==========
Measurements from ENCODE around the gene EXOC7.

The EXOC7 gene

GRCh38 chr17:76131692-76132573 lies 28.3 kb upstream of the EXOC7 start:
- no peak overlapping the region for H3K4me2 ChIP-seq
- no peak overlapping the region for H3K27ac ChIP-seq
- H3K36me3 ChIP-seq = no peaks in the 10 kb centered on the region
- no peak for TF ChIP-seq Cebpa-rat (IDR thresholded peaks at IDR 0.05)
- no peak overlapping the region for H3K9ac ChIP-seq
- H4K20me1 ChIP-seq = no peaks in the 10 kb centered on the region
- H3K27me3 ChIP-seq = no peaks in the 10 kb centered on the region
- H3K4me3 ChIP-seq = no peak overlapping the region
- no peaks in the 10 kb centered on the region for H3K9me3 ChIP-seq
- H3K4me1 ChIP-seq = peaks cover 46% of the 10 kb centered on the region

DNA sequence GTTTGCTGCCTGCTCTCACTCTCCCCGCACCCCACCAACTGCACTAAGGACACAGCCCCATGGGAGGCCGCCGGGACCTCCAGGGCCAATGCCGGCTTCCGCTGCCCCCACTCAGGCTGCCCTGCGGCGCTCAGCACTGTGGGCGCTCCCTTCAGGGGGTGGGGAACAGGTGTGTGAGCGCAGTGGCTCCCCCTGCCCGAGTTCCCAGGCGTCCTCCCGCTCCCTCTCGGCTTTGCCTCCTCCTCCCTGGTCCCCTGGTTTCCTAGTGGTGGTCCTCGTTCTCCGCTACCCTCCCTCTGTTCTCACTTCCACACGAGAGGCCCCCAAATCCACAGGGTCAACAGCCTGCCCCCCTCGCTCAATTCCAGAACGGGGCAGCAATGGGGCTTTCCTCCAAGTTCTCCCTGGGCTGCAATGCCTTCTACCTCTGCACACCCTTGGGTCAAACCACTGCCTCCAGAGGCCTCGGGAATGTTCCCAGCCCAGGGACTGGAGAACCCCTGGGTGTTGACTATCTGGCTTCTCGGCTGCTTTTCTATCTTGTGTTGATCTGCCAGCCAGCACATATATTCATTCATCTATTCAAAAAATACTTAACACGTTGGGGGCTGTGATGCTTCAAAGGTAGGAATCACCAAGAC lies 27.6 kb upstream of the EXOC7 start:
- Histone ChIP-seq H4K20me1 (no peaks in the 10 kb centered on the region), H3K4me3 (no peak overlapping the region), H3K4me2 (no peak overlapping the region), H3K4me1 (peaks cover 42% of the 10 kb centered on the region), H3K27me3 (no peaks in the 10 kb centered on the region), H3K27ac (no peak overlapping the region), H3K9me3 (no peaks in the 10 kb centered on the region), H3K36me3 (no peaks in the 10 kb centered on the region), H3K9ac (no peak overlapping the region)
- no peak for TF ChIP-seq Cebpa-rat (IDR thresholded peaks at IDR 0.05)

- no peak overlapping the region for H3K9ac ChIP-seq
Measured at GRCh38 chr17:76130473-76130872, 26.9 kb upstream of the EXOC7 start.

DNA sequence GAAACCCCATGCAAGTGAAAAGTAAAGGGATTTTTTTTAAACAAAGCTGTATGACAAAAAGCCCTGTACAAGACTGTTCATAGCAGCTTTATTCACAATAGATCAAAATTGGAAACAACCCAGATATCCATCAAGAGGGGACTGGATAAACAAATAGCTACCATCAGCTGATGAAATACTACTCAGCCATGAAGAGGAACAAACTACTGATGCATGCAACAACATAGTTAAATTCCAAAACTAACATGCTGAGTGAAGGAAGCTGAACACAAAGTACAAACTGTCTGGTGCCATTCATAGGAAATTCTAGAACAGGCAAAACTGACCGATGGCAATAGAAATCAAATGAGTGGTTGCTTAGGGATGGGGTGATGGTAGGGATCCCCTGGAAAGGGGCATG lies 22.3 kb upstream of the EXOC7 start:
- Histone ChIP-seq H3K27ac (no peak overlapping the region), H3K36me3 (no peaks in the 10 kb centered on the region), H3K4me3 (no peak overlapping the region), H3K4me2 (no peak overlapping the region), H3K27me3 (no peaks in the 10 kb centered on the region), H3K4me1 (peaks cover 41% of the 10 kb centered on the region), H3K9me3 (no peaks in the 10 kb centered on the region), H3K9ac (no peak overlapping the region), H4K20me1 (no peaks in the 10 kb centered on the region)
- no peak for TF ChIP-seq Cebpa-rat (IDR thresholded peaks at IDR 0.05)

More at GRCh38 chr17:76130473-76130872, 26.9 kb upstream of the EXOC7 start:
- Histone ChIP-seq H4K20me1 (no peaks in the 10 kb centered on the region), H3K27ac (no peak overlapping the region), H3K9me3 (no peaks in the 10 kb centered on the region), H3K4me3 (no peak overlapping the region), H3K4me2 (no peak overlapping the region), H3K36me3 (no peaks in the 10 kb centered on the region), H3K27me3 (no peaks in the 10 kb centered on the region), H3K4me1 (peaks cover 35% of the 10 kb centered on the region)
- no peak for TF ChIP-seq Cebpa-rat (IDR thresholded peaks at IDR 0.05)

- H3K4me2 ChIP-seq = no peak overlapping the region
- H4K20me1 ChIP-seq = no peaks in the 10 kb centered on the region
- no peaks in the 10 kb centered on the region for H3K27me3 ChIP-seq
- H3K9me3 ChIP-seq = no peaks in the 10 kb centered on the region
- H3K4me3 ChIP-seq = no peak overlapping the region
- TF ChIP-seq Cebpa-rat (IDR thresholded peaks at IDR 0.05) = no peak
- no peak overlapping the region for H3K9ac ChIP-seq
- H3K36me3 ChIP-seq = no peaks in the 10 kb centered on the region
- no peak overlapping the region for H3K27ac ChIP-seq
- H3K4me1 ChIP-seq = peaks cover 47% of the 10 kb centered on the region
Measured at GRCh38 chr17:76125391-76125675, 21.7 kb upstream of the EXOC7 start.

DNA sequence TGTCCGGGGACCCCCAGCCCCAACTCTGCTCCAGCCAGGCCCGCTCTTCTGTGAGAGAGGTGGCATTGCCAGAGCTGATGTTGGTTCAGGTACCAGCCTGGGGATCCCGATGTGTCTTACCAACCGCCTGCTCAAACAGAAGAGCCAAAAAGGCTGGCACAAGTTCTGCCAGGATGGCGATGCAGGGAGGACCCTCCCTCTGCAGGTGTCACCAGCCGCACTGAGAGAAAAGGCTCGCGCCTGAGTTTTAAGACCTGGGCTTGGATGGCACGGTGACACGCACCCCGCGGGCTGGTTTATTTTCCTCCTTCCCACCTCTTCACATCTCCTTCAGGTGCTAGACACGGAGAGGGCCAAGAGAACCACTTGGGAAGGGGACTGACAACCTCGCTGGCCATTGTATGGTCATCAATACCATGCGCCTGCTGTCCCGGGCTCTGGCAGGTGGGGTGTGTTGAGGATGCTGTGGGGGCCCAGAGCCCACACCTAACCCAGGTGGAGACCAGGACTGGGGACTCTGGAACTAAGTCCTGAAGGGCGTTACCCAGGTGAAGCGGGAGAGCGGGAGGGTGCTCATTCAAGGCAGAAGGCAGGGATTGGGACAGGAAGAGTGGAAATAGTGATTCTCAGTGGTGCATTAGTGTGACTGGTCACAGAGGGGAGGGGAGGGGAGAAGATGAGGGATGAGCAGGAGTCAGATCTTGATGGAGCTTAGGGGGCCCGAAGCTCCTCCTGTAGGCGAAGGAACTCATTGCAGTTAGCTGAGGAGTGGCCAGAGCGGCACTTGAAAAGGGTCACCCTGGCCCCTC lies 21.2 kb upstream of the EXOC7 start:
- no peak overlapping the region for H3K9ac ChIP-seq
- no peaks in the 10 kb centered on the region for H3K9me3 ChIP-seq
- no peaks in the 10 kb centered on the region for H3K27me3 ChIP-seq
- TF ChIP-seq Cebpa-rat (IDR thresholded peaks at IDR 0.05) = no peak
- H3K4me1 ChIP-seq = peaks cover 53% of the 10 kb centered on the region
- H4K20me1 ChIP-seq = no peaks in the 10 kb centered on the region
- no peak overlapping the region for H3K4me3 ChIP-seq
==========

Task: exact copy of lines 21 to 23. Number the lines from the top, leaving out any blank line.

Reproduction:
- no peak for TF ChIP-seq Cebpa-rat (IDR thresholded peaks at IDR 0.05)

More at GRCh38 chr17:76130473-76130872, 26.9 kb upstream of the EXOC7 start:
- Histone ChIP-seq H4K20me1 (no peaks in the 10 kb centered on the region), H3K27ac (no peak overlapping the region), H3K9me3 (no peaks in the 10 kb centered on the region), H3K4me3 (no peak overlapping the region), H3K4me2 (no peak overlapping the region), H3K36me3 (no peaks in the 10 kb centered on the region), H3K27me3 (no peaks in the 10 kb centered on the region), H3K4me1 (peaks cover 35% of the 10 kb centered on the region)